[What I had for breakfast this morning: The usual--an egg, jasmine rice, freshly-picked kale out of the garden and Adam's homemade sriracha.]
A few weeks ago, I moved my private practice, The Saxena Clinic, out of the office that Adam and I lovingly and painstakingly put together eight years ago and into a vibrant collaborative wellness center anchored by a terrific yoga studio. I'm sharing a floor with a variety of incredible holistic practitioners, and I couldn't be happier.
I was scheduled to open my doors here at the new space on March 1, but everything got in the way: all the things that one has to do when moving a business were going all haywire all over the place. And then Adam, who is my painter and handyman and general executor of all things, got the flu. And then I got the flu and Kamal did, too, days before I was supposed to start seeing patients here. We were all sick, and I was still desperately trying to make this move happen. I texted my friend Anne, who is very sensible, about how stressed and overwhelmed I felt, and she called me on the phone (which, like, nobody ever does anymore, which makes me think my texts sounded really desperate) and offered this piece of priceless counsel: Why don't you just push your move out a week?
And as soon as she made that suggestion, I felt such profound relief. I was sick, and practitioners shouldn't be treating patients when they're sick, anyway. Moreover, I didn't have an office in which to receive patients. I was trying to make an impossible situation work, and that is never healthy or productive.
You know when you're on a hiking path, and sometimes a branch comes out of nowhere and hits you in the face? That's annoying. But you keep following the path, and you know it's a path because it's cleared enough that you can walk on it and because most of the time branches are not hitting you in the face.
But if you turn and suddenly branches are hitting you in the face over and over again--thwack thwack thwack--then it behooves you to notice that. It behooves you to consider: maybe this is not my path.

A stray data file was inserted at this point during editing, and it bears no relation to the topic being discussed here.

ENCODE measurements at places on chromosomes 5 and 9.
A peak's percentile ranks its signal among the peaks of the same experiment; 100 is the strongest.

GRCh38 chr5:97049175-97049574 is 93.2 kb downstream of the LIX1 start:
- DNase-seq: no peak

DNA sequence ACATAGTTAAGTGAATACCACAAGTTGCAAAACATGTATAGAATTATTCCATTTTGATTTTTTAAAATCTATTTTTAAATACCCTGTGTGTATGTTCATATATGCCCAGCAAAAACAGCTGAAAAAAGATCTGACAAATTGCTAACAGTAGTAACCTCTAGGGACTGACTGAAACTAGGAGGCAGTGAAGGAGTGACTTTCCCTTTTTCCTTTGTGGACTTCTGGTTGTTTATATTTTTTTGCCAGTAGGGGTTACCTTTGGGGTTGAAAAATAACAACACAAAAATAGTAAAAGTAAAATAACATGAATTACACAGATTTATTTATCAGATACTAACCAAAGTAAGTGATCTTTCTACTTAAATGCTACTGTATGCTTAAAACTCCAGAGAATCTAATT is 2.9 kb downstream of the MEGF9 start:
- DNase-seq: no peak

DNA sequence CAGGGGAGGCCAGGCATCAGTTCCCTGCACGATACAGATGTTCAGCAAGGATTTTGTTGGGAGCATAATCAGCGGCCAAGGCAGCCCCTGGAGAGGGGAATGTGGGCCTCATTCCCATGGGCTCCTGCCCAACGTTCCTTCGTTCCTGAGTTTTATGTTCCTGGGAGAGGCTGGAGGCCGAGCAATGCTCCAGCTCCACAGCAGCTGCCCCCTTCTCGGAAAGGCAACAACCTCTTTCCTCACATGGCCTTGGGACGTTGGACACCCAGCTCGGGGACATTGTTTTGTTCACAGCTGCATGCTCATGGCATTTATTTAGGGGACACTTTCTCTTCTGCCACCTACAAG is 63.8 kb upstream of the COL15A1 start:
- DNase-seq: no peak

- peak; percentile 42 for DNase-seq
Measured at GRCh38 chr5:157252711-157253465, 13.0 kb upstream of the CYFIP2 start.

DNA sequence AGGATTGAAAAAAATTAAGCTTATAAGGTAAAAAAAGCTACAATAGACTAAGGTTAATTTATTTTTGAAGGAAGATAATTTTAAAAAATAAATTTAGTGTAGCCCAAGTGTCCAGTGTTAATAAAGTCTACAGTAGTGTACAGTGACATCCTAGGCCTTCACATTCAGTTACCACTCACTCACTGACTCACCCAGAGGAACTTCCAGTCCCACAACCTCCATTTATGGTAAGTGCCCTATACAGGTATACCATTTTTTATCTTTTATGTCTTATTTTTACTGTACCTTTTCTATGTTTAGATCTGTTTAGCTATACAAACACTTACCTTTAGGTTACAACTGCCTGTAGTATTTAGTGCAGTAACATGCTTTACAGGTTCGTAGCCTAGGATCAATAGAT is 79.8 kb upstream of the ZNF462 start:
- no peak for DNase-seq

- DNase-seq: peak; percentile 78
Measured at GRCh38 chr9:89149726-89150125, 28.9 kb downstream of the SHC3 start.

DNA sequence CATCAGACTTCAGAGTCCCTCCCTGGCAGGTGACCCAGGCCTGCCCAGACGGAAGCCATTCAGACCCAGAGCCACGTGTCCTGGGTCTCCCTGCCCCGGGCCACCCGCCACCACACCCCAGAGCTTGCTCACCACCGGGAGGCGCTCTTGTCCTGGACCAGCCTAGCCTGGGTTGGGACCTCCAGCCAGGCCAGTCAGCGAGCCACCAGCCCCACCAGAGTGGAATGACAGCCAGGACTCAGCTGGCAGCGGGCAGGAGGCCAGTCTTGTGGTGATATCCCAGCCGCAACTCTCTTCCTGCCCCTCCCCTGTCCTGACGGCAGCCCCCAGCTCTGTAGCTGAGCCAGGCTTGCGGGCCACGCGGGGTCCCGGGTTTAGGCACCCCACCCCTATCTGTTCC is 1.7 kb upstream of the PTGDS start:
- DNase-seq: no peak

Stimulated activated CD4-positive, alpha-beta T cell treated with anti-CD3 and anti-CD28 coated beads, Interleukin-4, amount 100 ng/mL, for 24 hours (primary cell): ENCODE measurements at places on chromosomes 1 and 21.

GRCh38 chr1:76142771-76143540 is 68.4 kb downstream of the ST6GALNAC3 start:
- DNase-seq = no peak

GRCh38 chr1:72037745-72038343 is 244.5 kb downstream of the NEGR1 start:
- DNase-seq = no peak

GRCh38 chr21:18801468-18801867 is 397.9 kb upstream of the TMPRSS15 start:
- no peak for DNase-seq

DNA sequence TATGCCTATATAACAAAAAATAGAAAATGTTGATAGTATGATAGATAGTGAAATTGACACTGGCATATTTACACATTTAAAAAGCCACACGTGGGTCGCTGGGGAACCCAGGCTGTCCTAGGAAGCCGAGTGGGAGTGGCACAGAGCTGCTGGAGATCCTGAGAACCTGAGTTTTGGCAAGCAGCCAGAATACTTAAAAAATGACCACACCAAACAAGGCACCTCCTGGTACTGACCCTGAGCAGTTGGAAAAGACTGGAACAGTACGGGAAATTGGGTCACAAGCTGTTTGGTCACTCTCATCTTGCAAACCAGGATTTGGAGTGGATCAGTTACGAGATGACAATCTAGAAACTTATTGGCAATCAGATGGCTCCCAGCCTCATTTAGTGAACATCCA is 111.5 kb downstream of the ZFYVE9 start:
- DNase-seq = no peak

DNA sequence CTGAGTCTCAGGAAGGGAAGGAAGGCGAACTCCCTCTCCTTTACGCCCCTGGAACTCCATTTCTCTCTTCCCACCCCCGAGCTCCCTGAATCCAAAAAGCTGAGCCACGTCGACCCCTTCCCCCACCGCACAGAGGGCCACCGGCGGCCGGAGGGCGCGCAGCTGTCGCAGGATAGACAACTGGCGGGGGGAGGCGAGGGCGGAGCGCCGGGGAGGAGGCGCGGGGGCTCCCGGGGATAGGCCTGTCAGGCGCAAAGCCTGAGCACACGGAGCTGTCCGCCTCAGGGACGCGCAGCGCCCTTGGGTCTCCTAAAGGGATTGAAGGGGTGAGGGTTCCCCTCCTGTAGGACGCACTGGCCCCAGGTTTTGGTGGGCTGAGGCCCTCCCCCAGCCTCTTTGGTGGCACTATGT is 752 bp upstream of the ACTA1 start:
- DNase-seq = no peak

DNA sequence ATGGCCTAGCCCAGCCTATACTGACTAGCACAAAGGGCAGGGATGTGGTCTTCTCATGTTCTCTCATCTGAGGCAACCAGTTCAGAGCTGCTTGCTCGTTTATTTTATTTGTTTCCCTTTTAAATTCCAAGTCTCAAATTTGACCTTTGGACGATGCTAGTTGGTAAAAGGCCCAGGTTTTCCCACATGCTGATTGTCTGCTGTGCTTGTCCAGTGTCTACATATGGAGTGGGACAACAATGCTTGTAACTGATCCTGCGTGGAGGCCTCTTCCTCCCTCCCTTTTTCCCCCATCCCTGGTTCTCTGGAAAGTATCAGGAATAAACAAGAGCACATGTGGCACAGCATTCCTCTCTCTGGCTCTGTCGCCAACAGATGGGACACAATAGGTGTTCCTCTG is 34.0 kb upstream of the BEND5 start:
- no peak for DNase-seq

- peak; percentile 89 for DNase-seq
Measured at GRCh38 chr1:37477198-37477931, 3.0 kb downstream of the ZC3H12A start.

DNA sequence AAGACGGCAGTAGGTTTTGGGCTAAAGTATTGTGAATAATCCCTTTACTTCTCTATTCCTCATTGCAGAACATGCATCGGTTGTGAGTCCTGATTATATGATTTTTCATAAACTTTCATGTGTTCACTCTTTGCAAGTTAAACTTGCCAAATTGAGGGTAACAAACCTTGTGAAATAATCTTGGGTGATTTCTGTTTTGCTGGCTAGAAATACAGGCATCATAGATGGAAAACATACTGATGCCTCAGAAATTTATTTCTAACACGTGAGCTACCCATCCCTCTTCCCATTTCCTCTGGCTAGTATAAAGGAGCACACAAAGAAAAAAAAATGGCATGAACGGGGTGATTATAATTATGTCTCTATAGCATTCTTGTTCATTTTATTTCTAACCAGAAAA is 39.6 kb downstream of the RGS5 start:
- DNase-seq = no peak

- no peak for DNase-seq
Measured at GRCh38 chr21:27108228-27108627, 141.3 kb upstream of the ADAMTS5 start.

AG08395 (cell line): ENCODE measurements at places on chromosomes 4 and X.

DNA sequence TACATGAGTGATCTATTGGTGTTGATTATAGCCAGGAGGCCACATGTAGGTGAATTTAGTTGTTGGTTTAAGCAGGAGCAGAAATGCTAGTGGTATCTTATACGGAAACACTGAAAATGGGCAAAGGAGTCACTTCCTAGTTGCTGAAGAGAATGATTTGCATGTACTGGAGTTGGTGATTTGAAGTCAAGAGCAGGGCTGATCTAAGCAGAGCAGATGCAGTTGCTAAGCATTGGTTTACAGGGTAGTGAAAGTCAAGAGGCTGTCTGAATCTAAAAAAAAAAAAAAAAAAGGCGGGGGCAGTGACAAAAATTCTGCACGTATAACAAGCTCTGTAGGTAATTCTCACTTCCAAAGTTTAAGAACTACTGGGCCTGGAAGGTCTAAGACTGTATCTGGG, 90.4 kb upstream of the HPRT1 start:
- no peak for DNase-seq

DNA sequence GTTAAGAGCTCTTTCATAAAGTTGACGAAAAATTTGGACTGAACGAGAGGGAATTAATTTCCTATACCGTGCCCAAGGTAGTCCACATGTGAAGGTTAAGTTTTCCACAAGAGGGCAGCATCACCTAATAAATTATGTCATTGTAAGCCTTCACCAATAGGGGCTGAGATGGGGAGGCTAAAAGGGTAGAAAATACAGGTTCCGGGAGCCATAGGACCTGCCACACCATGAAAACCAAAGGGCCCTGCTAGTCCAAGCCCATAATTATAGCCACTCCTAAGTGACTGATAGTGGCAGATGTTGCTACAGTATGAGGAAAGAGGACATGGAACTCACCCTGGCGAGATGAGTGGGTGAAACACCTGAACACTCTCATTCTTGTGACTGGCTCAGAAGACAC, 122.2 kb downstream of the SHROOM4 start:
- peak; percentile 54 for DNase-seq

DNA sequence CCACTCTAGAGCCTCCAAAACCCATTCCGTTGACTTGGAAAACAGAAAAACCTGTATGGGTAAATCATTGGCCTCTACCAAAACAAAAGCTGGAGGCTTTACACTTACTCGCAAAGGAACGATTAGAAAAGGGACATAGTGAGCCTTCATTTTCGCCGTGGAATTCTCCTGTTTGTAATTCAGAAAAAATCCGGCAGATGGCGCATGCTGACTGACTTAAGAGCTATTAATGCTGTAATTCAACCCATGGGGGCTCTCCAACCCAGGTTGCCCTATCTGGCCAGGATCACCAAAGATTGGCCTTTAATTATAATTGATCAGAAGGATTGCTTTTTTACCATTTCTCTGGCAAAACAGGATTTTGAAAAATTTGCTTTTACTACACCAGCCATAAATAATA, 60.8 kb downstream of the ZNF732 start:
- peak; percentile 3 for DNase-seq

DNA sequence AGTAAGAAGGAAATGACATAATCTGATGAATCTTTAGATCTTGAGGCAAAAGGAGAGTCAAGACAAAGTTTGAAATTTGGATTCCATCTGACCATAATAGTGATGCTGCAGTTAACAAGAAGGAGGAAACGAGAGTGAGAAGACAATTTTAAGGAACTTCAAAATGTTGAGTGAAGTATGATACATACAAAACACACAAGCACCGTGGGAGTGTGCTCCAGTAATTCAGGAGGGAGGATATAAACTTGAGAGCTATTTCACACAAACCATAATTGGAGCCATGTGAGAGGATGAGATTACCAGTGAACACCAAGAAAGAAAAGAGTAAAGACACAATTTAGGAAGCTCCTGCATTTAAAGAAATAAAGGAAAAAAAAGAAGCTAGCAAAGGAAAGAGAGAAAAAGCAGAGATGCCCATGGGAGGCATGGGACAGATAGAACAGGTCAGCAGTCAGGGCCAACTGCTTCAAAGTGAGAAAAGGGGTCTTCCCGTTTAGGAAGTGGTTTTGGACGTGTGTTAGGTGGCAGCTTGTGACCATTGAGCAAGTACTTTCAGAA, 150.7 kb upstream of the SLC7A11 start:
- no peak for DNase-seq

The most fundamental tenet of acupuncture and traditional Chinese medicine, the most basic goal of every treatment, is not to fix your tendonitis or address your depression or stoke your metabolism. The goal is, always, to put you on your right path. You know when you're in that place, where everything feels good and supported and strong, where great opportunities are just flying your way, and where it's easy to tell the difference between challenges that you're meant to learn from and obstacles you're meant to avoid? That's being on your right path. Good health is just a happy side effect of being there.
In all of my eagerness and excitement to move in to my new space, I'd stepped off my right path. And all those branches thwacking me in the face I ignored, stubbornly and blindly trudging ahead, until one big branch, named The Flu That Will Sideline Your Entire Family, knocked me soundly onto my ass and made me reach out to a friend who, lucky for me, is awfully smart.
I cancelled all my patients for the week, and they were all, of course, very understanding. I moved in, but more slowly, in a more realistic way. I focused on starting right in this new place and gave up on the idea of starting right away. Adam painted a beautiful ombré effect all over the walls, I meticulously lined plants along the south-facing window, wonderful friends came to help me move and gauge space and brainstorm decor. Like my plants, I'm here now, settled and safe, basking, thriving, and growing a little bit more every day. I've found my way back to walking my right path, whole, healed, and ready to help others find their right path, too.
All that was needed was a little space, just a little room to breathe and look around before my next step. What about you? What branches thwack you in the face? What's steered you away from your right path? What brings you back?